But Marek is a resourceful man and he somehow succeeded, though I suspect he cheated with a telephoto lens. He was the owner of Bac-Art Pipes and distributor for Bart's pipes, and the two of them schemed together for this project. They liked the fanciful essays I was writing for the magazine, particularly one in which I told the story of convincing my wife that no pipe in existence costs more than $10. Bart carved the pipe from memory and from whatever photos Marek provided, and included a $10 price tag rendered in briar.
I wasn't sure what was happening, but I harbored a lingering suspicion. I began hearing rumors that Marek planned a presentation to coincide with the Richmond Pipe show. I love the Richmond show, but I avoided that one because of a euphemism of some sort, a coma or alien abduction or whatever. However, my colleague at P&T, Steve Ross, accepted on my behalf, the traitorous scoundrel. I thought I'd avoided another embarrassment and hadn't seen that coming. When he brought me the pipe the following week, he suspected what my reaction might be. There was much throwing of furniture and profanity on my part, and he fled my office with a little more amusement than was necessary.
Marek would inquire about the pipe a couple of times over the years. He asked if I had smoked it and I lied through my lying, weasley lying teeth, saying that it smoked great and that I enjoyed it frequently. I also said it was among the finest pipes I owned, which was and is true. It's an amazing pipe and I couldn't bear to part with it, but I'd trade my spleen to be rid of the thing.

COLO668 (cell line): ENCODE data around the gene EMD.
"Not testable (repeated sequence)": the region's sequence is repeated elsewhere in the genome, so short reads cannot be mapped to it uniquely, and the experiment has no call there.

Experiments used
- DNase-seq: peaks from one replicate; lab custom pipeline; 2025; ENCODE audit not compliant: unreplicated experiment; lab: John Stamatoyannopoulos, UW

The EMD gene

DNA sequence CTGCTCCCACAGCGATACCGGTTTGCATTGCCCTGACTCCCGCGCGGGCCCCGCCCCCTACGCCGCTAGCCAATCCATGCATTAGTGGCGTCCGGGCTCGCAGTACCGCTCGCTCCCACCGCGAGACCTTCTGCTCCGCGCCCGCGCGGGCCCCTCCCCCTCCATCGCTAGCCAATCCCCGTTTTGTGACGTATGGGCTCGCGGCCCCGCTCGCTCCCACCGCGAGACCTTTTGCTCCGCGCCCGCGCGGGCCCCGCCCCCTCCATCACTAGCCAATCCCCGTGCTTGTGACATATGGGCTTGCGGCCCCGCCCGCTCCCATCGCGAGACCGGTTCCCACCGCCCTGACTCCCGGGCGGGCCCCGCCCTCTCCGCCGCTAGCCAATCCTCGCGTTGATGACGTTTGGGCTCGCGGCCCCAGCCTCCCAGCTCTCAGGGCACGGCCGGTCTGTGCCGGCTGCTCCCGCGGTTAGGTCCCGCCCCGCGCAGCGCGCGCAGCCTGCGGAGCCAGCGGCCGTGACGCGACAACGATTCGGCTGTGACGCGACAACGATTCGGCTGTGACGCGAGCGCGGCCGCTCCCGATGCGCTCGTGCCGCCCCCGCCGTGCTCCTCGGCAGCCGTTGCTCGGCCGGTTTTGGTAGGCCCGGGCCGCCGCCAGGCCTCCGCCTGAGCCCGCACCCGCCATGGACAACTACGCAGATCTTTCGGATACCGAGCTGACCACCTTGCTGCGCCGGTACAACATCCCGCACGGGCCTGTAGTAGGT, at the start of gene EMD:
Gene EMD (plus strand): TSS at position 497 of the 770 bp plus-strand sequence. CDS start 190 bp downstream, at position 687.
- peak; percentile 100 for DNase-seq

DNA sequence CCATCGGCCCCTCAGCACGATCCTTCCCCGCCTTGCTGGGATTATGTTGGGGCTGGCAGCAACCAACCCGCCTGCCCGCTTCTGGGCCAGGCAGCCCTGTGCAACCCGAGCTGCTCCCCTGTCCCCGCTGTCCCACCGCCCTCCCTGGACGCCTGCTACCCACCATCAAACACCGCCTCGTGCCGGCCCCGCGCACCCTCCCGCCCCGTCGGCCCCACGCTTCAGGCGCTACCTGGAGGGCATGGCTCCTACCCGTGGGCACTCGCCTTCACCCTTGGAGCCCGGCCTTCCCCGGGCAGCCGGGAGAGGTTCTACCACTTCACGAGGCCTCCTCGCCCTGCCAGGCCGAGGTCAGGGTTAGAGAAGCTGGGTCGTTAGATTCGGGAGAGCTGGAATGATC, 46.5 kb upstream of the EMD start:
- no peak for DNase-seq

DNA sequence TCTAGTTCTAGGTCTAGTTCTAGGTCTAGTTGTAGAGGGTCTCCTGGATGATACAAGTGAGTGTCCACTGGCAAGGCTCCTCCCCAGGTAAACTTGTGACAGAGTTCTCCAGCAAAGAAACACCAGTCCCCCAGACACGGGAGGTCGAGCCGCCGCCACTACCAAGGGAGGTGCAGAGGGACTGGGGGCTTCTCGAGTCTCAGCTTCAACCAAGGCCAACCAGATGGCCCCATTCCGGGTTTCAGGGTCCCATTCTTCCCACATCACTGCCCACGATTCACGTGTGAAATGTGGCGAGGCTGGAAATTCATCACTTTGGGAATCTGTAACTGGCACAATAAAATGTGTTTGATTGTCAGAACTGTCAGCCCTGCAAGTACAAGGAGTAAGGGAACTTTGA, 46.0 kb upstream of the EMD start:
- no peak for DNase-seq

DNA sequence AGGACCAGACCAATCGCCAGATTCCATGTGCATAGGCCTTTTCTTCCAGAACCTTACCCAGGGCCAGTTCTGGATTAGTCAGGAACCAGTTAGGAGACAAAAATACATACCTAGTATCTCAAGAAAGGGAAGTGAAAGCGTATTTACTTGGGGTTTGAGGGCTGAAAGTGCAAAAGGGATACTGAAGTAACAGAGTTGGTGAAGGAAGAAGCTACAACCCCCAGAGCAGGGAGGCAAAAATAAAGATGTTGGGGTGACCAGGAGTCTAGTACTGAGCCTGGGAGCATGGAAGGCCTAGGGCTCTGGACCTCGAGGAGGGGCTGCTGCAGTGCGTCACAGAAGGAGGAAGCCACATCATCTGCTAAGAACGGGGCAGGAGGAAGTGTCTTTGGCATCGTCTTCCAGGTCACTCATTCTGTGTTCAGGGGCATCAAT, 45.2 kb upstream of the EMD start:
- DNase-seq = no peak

I saw the pipe again this week when I brought it into the office for photos to accompany this essay. I'm even more dismayed now. It depicts me with the hair I had 20 years ago rather than the random tufts of defeated beach grass that now adorn my scalp. I thought I cut it all off before it started looking like the limp comb over depicted here, but maybe I was later than I thought. So that's an additional bonus, but what's worse is that it still looks like me, which is intolerable.
I bet you have a similar story. Few pipe smokers escape the gift of a pipe they wouldn't voluntarily own. I gave my dad a pipe for Christmas when I was a boy; it was the coolest pipe I'd ever seen, a facsimile of a revolver that was smoked upside down, its handle the bowl and its barrel the shank and mouthpiece. He smoked it once that Christmas morning and said he liked it, but it ended up double bagged in a locked drawer, so I wonder.
Maybe your spouse or your mom proudly gifted such a pipe to you, and you love that pipe for the sentimental value it possesses, but you sure don't want to smoke it. What are we to do? There must be thousands of pipes that hold great emotional value but can't fulfill their smoking potential because we simply don't like them. They're all packed away in drawers, promoting guilt and distaste in their owners while simultaneously filling those owners with pride and sentimentality. Were they all gathered in one spot, their combined conflicting emotional energy could implode into a black hole that compresses the planet into a singularity of infinite dismay. If you find a solution, please notify me. I'm desperate.